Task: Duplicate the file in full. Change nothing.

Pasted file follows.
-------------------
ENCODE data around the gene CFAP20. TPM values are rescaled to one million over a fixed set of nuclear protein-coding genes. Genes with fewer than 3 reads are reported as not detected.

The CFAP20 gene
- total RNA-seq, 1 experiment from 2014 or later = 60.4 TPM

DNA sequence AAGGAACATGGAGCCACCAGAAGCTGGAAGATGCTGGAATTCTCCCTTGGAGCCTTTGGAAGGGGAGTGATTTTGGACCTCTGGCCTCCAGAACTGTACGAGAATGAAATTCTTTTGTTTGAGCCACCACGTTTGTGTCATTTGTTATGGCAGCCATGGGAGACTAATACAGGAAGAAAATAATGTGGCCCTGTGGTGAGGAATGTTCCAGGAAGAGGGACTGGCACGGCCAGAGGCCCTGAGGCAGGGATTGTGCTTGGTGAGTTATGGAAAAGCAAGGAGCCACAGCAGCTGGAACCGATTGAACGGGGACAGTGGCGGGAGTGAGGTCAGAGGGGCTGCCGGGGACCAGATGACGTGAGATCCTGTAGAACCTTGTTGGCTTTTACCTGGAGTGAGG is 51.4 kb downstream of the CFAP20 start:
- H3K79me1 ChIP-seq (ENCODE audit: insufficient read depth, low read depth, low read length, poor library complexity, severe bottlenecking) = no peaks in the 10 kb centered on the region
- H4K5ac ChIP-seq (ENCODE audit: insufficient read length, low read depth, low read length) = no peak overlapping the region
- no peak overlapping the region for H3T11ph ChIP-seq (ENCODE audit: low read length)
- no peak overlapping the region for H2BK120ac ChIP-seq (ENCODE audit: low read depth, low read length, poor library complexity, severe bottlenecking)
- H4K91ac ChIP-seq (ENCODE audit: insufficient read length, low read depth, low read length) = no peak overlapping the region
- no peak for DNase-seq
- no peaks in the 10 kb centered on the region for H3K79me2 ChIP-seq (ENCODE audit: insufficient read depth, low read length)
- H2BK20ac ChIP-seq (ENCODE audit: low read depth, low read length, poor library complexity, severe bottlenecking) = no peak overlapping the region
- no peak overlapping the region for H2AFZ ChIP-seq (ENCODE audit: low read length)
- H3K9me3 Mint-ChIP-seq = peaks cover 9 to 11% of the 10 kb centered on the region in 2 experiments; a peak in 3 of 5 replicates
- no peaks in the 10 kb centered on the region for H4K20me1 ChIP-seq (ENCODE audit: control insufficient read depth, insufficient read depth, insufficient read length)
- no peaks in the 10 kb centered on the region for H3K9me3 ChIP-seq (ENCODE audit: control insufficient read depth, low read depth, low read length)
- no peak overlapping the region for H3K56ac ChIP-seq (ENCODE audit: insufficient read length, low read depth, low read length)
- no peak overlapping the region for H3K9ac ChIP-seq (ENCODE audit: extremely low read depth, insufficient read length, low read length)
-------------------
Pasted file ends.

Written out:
ENCODE data around the gene CFAP20. TPM values are rescaled to one million over a fixed set of nuclear protein-coding genes. Genes with fewer than 3 reads are reported as not detected.

The CFAP20 gene
- total RNA-seq, 1 experiment from 2014 or later = 60.4 TPM

DNA sequence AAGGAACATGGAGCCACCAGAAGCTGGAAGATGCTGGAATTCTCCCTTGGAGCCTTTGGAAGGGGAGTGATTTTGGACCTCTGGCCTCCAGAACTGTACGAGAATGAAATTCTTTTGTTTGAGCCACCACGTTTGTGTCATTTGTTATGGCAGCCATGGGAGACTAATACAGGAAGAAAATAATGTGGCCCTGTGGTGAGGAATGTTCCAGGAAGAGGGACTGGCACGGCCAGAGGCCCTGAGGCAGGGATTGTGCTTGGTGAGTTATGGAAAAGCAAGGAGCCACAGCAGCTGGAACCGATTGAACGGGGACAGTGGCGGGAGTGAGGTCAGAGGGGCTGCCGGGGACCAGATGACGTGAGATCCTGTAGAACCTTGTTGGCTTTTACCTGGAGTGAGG is 51.4 kb downstream of the CFAP20 start:
- H3K79me1 ChIP-seq (ENCODE audit: insufficient read depth, low read depth, low read length, poor library complexity, severe bottlenecking) = no peaks in the 10 kb centered on the region
- H4K5ac ChIP-seq (ENCODE audit: insufficient read length, low read depth, low read length) = no peak overlapping the region
- no peak overlapping the region for H3T11ph ChIP-seq (ENCODE audit: low read length)
- no peak overlapping the region for H2BK120ac ChIP-seq (ENCODE audit: low read depth, low read length, poor library complexity, severe bottlenecking)
- H4K91ac ChIP-seq (ENCODE audit: insufficient read length, low read depth, low read length) = no peak overlapping the region
- no peak for DNase-seq
- no peaks in the 10 kb centered on the region for H3K79me2 ChIP-seq (ENCODE audit: insufficient read depth, low read length)
- H2BK20ac ChIP-seq (ENCODE audit: low read depth, low read length, poor library complexity, severe bottlenecking) = no peak overlapping the region
- no peak overlapping the region for H2AFZ ChIP-seq (ENCODE audit: low read length)
- H3K9me3 Mint-ChIP-seq = peaks cover 9 to 11% of the 10 kb centered on the region in 2 experiments; a peak in 3 of 5 replicates
- no peaks in the 10 kb centered on the region for H4K20me1 ChIP-seq (ENCODE audit: control insufficient read depth, insufficient read depth, insufficient read length)
- no peaks in the 10 kb centered on the region for H3K9me3 ChIP-seq (ENCODE audit: control insufficient read depth, low read depth, low read length)
- no peak overlapping the region for H3K56ac ChIP-seq (ENCODE audit: insufficient read length, low read depth, low read length)
- no peak overlapping the region for H3K9ac ChIP-seq (ENCODE audit: extremely low read depth, insufficient read length, low read length)